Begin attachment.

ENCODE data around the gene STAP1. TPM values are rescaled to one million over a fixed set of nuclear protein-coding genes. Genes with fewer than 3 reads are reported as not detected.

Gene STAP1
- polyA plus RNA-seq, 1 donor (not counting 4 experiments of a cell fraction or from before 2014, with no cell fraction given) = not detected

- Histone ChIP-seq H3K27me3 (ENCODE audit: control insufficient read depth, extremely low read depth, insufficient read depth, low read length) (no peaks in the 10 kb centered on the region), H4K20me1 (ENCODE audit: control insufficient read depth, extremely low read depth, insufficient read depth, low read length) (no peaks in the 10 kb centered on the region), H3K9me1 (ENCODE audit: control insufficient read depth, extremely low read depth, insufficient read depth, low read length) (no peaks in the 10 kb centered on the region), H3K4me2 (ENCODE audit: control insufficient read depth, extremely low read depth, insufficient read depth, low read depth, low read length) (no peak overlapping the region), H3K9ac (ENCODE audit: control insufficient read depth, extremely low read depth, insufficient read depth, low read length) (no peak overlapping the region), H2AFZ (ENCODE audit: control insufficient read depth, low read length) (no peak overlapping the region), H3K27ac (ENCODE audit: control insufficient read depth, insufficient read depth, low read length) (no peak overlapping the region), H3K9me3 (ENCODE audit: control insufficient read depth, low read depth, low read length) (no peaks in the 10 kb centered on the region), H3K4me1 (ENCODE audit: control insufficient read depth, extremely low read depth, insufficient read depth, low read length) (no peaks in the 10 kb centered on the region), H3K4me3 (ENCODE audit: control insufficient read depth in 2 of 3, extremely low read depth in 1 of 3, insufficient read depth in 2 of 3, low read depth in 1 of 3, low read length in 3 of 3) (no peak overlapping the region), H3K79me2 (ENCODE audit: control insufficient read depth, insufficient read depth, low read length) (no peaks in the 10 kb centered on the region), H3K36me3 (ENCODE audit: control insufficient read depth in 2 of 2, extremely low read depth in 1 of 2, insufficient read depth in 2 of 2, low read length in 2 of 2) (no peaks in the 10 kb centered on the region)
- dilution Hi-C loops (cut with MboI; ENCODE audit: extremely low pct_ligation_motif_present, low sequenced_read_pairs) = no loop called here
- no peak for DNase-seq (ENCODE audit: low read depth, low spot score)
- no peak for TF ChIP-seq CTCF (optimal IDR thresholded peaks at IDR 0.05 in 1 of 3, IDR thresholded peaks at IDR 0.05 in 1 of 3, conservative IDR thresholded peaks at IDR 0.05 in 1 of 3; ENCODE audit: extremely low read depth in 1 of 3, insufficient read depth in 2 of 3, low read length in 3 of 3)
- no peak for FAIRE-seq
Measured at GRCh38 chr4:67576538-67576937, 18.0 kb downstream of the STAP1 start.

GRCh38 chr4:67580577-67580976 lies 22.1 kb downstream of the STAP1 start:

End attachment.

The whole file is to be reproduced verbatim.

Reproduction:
ENCODE data around the gene STAP1. TPM values are rescaled to one million over a fixed set of nuclear protein-coding genes. Genes with fewer than 3 reads are reported as not detected.

Gene STAP1
- polyA plus RNA-seq, 1 donor (not counting 4 experiments of a cell fraction or from before 2014, with no cell fraction given) = not detected

- Histone ChIP-seq H3K27me3 (ENCODE audit: control insufficient read depth, extremely low read depth, insufficient read depth, low read length) (no peaks in the 10 kb centered on the region), H4K20me1 (ENCODE audit: control insufficient read depth, extremely low read depth, insufficient read depth, low read length) (no peaks in the 10 kb centered on the region), H3K9me1 (ENCODE audit: control insufficient read depth, extremely low read depth, insufficient read depth, low read length) (no peaks in the 10 kb centered on the region), H3K4me2 (ENCODE audit: control insufficient read depth, extremely low read depth, insufficient read depth, low read depth, low read length) (no peak overlapping the region), H3K9ac (ENCODE audit: control insufficient read depth, extremely low read depth, insufficient read depth, low read length) (no peak overlapping the region), H2AFZ (ENCODE audit: control insufficient read depth, low read length) (no peak overlapping the region), H3K27ac (ENCODE audit: control insufficient read depth, insufficient read depth, low read length) (no peak overlapping the region), H3K9me3 (ENCODE audit: control insufficient read depth, low read depth, low read length) (no peaks in the 10 kb centered on the region), H3K4me1 (ENCODE audit: control insufficient read depth, extremely low read depth, insufficient read depth, low read length) (no peaks in the 10 kb centered on the region), H3K4me3 (ENCODE audit: control insufficient read depth in 2 of 3, extremely low read depth in 1 of 3, insufficient read depth in 2 of 3, low read depth in 1 of 3, low read length in 3 of 3) (no peak overlapping the region), H3K79me2 (ENCODE audit: control insufficient read depth, insufficient read depth, low read length) (no peaks in the 10 kb centered on the region), H3K36me3 (ENCODE audit: control insufficient read depth in 2 of 2, extremely low read depth in 1 of 2, insufficient read depth in 2 of 2, low read length in 2 of 2) (no peaks in the 10 kb centered on the region)
- dilution Hi-C loops (cut with MboI; ENCODE audit: extremely low pct_ligation_motif_present, low sequenced_read_pairs) = no loop called here
- no peak for DNase-seq (ENCODE audit: low read depth, low spot score)
- no peak for TF ChIP-seq CTCF (optimal IDR thresholded peaks at IDR 0.05 in 1 of 3, IDR thresholded peaks at IDR 0.05 in 1 of 3, conservative IDR thresholded peaks at IDR 0.05 in 1 of 3; ENCODE audit: extremely low read depth in 1 of 3, insufficient read depth in 2 of 3, low read length in 3 of 3)
- no peak for FAIRE-seq
Measured at GRCh38 chr4:67576538-67576937, 18.0 kb downstream of the STAP1 start.

GRCh38 chr4:67580577-67580976 lies 22.1 kb downstream of the STAP1 start: